Archaeologists estimate that over 10,000 people lived there. The town functioned as a highly close-knit community in which neighbors sought to aid, traded, and even married one another. There were no streets since the occupants lived in a single, colossal building and traveled by utilizing the roofs as transportation.

Archaeologists also discovered bones under the structure’s floors, and specific characteristics and information indicate that ritual played an essential role in the burial process. Furthermore, based on the data, it is considered that the inhabitants made little to no discrimination between themselves in terms of gender or social status and that they all treated one another as equals.

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Because atalhöyük has remained unexplored and unrecorded for more than 10,000 years, it is hard to determine why the city residents departed or where they went once they did leave. It is plausible that they just relocated somewhere and blended in with the local indigenous population.

Chilean island of Rapa Nui

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Easter Island, also known as Rapa Nui, is a site in the Pacific Ocean notable for its 887 enormous prehistoric head sculptures known as Moai. Because of its significance as a UNESCO World Heritage Site, the island has been under the protection of the Rapa Nui National Park since 1995.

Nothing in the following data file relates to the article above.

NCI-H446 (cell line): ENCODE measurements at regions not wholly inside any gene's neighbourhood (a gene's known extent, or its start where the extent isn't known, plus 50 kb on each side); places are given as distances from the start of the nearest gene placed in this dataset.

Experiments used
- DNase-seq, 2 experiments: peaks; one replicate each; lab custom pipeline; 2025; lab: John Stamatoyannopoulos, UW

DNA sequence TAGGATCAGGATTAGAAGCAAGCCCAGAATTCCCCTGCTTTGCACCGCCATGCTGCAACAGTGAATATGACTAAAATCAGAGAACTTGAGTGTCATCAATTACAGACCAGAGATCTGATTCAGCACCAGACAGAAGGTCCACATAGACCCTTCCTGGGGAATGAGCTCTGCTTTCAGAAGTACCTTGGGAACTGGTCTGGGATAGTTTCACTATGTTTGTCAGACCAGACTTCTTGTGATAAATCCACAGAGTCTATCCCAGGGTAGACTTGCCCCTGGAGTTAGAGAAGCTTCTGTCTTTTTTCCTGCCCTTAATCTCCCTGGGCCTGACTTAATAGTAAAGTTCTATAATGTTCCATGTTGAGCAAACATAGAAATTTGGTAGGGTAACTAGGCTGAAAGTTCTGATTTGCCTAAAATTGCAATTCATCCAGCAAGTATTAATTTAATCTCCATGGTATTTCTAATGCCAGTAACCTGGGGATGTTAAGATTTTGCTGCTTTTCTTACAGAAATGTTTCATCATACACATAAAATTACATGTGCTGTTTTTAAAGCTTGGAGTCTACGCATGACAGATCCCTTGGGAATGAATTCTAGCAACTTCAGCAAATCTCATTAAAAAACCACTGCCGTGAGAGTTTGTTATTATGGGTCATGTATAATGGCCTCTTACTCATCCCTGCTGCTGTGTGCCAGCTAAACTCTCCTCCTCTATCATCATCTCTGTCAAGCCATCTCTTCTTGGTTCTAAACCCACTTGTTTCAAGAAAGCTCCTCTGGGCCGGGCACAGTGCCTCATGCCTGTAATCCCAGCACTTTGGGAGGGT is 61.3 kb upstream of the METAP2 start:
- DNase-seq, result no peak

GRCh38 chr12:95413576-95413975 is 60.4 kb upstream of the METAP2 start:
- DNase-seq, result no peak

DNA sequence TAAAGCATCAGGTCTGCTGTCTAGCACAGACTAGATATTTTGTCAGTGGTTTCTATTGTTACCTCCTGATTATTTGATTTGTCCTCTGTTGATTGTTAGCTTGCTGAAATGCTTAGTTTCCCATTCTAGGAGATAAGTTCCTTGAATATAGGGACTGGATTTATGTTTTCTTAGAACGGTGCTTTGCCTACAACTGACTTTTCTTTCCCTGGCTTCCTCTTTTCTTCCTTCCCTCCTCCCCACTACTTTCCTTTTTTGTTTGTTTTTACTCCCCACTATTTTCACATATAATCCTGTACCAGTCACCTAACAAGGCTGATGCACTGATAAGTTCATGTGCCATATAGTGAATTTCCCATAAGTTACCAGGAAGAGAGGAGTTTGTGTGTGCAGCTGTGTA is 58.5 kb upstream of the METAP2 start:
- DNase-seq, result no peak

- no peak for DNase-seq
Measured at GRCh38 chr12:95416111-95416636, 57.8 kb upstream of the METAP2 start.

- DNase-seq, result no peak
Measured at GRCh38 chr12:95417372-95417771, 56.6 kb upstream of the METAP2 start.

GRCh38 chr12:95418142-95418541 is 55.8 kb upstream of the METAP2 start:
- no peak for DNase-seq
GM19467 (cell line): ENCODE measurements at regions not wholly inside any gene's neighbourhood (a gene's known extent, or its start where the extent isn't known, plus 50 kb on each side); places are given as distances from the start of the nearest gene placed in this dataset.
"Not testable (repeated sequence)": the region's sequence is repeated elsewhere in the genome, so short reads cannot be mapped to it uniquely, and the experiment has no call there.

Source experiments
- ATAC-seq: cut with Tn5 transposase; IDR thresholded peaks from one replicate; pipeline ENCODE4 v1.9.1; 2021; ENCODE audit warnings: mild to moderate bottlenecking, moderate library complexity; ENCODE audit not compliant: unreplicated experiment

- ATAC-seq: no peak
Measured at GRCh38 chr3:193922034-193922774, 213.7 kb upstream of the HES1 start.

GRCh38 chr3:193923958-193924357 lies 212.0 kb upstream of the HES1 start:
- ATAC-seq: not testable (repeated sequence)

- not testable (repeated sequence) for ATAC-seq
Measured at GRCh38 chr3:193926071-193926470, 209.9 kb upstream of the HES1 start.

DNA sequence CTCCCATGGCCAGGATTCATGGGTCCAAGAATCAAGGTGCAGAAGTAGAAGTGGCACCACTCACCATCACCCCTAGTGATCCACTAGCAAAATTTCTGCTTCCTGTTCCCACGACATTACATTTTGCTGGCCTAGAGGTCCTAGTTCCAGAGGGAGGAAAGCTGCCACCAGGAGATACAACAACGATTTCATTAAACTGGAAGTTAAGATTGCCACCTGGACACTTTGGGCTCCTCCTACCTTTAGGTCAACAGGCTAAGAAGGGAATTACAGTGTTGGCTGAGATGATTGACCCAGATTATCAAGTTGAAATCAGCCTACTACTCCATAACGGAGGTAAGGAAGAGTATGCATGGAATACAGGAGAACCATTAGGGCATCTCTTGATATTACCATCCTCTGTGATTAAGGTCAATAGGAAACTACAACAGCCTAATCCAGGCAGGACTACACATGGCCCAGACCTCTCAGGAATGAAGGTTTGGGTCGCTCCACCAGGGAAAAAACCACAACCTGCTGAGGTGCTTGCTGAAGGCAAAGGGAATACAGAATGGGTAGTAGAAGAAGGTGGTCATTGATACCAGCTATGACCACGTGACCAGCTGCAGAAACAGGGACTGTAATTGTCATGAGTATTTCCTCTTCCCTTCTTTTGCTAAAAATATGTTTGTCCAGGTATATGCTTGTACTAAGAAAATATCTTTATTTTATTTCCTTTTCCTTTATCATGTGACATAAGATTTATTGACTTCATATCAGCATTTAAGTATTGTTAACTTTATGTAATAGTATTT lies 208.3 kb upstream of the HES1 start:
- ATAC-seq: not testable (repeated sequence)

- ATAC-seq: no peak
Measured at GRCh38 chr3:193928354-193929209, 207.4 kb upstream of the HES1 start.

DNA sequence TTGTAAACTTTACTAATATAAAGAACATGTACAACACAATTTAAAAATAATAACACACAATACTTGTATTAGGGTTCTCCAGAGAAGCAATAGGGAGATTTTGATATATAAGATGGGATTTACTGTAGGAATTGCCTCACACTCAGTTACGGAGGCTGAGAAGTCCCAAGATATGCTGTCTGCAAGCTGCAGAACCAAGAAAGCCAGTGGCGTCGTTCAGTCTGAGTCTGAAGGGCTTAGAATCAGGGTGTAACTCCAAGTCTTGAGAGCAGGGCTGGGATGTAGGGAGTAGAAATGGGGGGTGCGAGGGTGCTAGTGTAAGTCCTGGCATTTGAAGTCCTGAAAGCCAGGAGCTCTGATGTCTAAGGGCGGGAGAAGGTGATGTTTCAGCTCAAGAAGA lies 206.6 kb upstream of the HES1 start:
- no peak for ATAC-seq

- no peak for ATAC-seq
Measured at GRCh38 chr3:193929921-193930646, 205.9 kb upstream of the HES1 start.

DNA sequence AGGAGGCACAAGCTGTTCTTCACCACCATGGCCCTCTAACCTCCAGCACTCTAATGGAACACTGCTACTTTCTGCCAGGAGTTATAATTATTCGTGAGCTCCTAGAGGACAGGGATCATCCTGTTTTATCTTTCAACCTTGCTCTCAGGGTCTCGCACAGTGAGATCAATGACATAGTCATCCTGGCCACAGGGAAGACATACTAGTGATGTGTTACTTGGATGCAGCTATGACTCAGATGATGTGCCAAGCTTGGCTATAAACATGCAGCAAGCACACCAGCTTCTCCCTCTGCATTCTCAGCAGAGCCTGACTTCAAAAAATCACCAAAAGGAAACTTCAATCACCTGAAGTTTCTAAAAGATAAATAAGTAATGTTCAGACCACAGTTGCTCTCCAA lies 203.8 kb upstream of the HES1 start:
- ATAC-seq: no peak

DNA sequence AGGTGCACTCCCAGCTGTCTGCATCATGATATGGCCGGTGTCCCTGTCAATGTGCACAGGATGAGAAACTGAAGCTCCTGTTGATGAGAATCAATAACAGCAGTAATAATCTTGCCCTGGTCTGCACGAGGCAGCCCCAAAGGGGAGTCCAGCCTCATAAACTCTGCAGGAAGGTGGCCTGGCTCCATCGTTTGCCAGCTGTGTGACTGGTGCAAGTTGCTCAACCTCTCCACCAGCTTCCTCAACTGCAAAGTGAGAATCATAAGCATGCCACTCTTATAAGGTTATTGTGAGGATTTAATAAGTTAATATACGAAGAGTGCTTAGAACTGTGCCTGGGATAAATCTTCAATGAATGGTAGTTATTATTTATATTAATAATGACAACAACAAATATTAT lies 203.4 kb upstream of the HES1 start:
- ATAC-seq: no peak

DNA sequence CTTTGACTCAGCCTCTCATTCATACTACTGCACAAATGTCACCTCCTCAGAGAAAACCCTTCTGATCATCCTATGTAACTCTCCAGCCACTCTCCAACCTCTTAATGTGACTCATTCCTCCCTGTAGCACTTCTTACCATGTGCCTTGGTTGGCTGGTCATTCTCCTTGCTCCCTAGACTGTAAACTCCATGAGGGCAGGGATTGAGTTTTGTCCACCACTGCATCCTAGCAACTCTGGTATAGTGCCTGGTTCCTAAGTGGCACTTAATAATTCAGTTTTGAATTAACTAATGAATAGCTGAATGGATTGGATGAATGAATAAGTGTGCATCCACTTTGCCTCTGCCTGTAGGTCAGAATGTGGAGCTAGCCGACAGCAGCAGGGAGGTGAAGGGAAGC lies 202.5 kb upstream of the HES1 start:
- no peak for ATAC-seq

As a result, no one knows precisely when the first people came on the island, nor do they know what happened to those settlers when they left. Between 300 and 1200 AD, the Polynesian people are said to have arrived and occupied the area. It is stated that they came from the Gambier Islands or the Marquesas, which are thousands of miles distant, and that they journeyed a long distance before landing on those beaches. However, this is not true.

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When the British explorer James Cook visited the island in 1774, one of his crew members, a Polynesian from Bora Bora, was able to speak with the locals because of his Polynesian background. Many people have assumed that the occupants were Polynesians as a result of this. According to other missionaries who arrived in the 1860s, the settlers were led by a high chief (Ariki) who controlled all nine clans and the whole region.

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However, there is no reliable account or piece of evidence that supports this claim; it is all just conjecture and speculation. It is believed that the statues were erected explicitly by the people to commemorate their ancestors, but there are no reliable accounts or pieces of evidence that support this claim; it is all just conjecture and speculation.

Some believe that the construction of the Moai resulted in catastrophic deforestation and environmental damage, which had a detrimental effect on their capacity to feed themselves. Consequently, the hypothesis holds that the loss of the people was caused by cannibalism when there was no other option available to the survivors. Other ideas contend that rodent infestations of the plants and upheavals in their social order were the root causes of the occupants’ departure from their homes.